Evens believes the bones in the Caiaphas Ossuary are the skeleton of the same person high priest referenced in the Gospels when Jesus was crucified. Many years later (about 2013) an ossuary was found of a woman (Mariam) whose father was named Yeshua, and his father was identified as “Caiaphas: priest”. This seems to confirm that this is the same Caiaphas who sentenced Jesus to die.

Another interesting ossuary found in 2002 is that of James, believed to be the step-brother of Jesus. James was martyred in Jerusalem in 62 AD (according to Josephus). The ossuary inscription reads, “James, son of Joseph, brother of Jesus”. Some maintained that “brother of Jesus” was added later, and this contention was the basis for fraud charges brought against the owner of the relic. The high profile case against the owner ended in acquittal, however, when the prosecution failed to prove that the inscription, “brother of Jesus”, was an addition. (See Oded Golan is not guilty of forgery. So is the ‘James ossuary’ for real? by Matt Friedman, The Times of Israel, March 14, 2002)

Evans adds that the only question, now, is whether, in fact, this is the same James mentioned in the Gospels and by Josephus as the brother of Jesus Christ, who became the leader of the church in Jerusalem and was martyred. Unfortunately, the James ossuary is of uncertain origin because it was purchased by its owner from Palestinian Arabs trafficking in archaeological artifacts without known provenance.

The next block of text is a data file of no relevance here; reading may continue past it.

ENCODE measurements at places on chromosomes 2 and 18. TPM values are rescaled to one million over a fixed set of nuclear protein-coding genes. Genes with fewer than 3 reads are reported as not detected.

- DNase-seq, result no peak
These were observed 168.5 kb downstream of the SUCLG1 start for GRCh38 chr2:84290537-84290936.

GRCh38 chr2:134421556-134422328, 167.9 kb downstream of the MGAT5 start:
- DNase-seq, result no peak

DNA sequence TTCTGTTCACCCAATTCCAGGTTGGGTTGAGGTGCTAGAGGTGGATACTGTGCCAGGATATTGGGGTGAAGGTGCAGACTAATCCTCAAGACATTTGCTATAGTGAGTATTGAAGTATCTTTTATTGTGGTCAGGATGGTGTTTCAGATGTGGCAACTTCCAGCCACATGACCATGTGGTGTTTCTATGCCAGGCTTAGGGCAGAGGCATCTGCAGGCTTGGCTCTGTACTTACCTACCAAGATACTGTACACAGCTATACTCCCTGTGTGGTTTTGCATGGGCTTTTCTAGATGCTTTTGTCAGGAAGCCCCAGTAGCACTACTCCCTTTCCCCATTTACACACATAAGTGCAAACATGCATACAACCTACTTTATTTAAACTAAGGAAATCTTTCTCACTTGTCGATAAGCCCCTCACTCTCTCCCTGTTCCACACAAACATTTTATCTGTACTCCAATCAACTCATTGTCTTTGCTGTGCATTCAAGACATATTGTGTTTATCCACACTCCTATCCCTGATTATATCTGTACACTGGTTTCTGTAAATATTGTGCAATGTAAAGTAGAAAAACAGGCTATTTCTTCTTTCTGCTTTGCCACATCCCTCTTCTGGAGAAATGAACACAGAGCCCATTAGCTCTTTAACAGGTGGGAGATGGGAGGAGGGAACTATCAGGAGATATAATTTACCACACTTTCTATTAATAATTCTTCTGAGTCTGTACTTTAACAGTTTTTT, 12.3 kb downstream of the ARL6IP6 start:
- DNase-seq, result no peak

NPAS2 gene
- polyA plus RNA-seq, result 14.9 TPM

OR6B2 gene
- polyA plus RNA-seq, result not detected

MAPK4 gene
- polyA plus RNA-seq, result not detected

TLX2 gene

Evens notes that there is only other ossuary (of the thousands that have been collected) in which a person is described as the “brother of” someone else. The rarity of such a reference relates to the cultural values by which most people were known in reference to fathers, not other relationships. This suggests that these two people were better known as the “brother of” rather than the “son of” someone. Because of the patriarchal culture in which heritage and standing was passed down through the patriarchal line, the reference to “brother of” is a significance deviation.

(Interestingly, there is some DNA in the bone chips that might allow a DNA test.)

Some other information related to James includes that fact that he took over the church in Jerusalem when Peter left the area to get away from Herod the Great’s grandson, Agrippa I, who was killing people. James led the church in Jerusalem for about 20 years, until the governor of Judea died in 62 AD. For a brief period of time, the brother-in-law of Caiaphas, Annas Jr, became the high priest. He arrested James and others, accused them of being lawbreakers, and had them executed. When the new governor arrived from Rome, Annas Jr. was removed from office. We know these things, not from the New Testament, but from Josephus and other 1st Century historians.

The war with Rome which started in 66 AD, a few years after James died, interfered with bone collecting because the Roman army besieged Jerusalem. Since the burial places were outside the walls of Jerusalem, the besieged Jews could not bury the bodies as they were accustomed to doing. But James would have died before that, and it is likely, therefore, that those are the actual bones of James, brother of Jesus. (Ossuaries were no longer used at all after 70 AD when the Romans destroyed the Temple and drove the Jews out of Jerusalem.)